Increasing Bitcoin adoption has drawn concerns that institutions have about active participation in the Bitcoin market into sharp focus. Chiefly, for firms looking to create and manage financial products, there are doubts over price discovery, market integrity and the perception that a lack of capital markets regulation in Bitcoin trading venues implies risks inherent to the process of participation that are too material to tolerate. This paper proposes a framework through which regulated financial product providers can overcome these risks by utilising the CME CF Bitcoin Reference Rate (BRR) as the settlement, valuation and performance benchmark for Bitcoin products. This paper will first outline the risks, then describe in detail how they are mitigated through the use of the BRR. The paper will then describe a practical application of the BRR by demonstrating that the slippage that is likely to be incurred relative to the BRR when trading Bitcoins at scale would be low. The qualities of the BRR and tracking error analysis outlined herein will thereby demonstrate how to deploy the BRR as the benchmark for Bitcoin financial products in a way that keeps those risks to a satisfactory minimum.
Suitability of 16.00 London Time as CME CF Bitcoin Reference Rate calculation time
The graph in Figure 1 illustrates the rationale of calculating the CME CF Bitcoin Reference (BRR) rate at 16.00 London Time. For the data set illustrated, Bitcoin-U.S. dollar transaction volumes on Constituent Exchanges were measured over an observation period of January 1st, 2019 to November 22nd, 2020.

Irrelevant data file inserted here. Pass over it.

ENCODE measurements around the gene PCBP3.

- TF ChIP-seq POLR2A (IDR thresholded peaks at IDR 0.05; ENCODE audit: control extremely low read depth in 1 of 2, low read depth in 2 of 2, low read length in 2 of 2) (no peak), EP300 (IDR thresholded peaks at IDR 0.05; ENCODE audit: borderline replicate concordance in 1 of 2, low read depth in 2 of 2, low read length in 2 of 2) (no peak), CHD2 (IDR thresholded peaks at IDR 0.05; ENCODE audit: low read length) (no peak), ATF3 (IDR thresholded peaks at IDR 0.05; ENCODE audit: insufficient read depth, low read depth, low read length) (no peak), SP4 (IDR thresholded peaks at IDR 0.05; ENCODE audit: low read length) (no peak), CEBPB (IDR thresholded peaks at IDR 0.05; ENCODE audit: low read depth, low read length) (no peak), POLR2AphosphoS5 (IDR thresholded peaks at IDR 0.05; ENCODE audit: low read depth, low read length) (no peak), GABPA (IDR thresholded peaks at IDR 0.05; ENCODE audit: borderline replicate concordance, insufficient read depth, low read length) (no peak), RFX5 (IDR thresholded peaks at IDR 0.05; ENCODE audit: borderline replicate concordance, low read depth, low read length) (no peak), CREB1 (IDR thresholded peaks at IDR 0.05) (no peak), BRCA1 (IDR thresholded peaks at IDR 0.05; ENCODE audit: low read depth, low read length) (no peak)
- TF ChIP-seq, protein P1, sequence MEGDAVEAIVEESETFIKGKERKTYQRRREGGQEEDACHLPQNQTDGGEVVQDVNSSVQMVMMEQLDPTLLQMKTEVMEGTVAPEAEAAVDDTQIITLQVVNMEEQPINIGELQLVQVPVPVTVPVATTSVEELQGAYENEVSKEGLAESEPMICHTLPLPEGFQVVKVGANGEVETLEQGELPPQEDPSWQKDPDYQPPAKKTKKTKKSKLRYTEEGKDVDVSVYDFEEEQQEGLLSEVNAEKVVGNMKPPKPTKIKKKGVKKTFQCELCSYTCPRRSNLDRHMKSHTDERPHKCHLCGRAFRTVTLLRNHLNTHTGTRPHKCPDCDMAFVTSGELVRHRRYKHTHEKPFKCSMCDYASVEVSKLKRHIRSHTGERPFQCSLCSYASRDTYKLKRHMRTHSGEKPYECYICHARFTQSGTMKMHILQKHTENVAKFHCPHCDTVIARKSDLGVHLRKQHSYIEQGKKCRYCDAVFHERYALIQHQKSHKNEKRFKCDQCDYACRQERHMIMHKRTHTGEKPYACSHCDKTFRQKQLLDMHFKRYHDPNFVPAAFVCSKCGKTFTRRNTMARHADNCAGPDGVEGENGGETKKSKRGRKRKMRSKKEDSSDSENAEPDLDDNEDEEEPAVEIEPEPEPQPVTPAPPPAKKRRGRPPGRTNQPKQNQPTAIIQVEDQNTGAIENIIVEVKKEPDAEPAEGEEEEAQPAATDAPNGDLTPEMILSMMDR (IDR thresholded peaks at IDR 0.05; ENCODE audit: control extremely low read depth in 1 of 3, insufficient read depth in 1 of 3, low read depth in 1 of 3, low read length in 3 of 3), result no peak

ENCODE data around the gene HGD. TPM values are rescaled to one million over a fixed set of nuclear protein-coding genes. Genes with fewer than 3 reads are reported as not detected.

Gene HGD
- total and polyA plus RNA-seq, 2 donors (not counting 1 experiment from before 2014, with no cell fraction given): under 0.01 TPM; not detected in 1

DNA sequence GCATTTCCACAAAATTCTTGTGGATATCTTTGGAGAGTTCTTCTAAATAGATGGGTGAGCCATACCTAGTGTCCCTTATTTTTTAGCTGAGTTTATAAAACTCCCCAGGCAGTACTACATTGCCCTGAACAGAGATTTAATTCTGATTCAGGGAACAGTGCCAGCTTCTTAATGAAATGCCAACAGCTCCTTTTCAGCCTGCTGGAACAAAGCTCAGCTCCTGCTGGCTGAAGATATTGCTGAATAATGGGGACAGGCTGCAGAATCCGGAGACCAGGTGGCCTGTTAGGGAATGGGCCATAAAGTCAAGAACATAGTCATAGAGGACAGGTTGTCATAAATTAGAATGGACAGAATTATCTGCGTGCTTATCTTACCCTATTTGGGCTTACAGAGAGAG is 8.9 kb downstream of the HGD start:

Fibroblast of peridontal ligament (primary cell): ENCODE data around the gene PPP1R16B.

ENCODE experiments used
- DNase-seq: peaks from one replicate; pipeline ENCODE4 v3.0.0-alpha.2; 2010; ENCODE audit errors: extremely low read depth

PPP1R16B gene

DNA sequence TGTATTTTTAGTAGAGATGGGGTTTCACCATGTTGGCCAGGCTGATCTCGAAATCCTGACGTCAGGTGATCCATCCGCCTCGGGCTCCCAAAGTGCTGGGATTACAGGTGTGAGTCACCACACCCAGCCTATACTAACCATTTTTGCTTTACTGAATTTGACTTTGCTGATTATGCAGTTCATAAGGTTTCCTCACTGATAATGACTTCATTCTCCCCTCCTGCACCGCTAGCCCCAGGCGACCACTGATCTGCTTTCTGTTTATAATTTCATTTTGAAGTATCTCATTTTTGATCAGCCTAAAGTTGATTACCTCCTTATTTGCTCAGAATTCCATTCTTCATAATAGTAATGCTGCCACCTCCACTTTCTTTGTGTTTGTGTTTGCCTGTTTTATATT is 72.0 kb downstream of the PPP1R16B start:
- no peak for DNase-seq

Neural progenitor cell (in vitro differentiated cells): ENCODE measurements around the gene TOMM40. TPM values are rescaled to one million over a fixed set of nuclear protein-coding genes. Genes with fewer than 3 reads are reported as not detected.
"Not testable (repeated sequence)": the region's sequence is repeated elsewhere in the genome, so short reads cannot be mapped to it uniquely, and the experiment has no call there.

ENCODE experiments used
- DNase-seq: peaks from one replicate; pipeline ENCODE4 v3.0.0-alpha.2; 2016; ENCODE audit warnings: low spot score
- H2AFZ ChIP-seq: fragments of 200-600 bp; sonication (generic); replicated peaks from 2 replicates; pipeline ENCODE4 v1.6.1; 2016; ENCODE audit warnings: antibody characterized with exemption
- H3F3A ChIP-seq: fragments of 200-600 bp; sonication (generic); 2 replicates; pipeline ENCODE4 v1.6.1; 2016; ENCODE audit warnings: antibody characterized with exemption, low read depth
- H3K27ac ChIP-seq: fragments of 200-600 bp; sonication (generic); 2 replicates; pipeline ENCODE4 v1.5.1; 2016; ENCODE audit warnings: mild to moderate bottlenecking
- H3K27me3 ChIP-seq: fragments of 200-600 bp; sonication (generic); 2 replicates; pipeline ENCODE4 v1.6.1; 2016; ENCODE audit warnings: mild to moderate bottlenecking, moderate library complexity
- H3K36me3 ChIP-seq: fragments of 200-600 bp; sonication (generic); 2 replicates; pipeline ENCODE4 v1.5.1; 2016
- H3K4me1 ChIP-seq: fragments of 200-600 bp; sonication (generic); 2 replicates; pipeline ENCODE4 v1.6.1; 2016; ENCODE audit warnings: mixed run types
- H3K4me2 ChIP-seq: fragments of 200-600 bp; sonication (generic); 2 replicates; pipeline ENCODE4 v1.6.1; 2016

Please download the full research paper from this link: https://docsend.com/view/kizk7rarzaba6jxf
The information contained within is for educational and informational purposes ONLY. It is not intended nor should it be considered an invitation or inducement to buy or sell any of the underlying instruments cited including but not limited to cryptoassets, financial instruments or any instruments that reference any index provided by CF Benchmarks Ltd. This communication is not intended to persuade or incite you to buy or sell security or securities noted within. Any commentary provided is the opinion of the author and should not be considered a personalised recommendation. Please contact your financial adviser or professional before making an investment decision.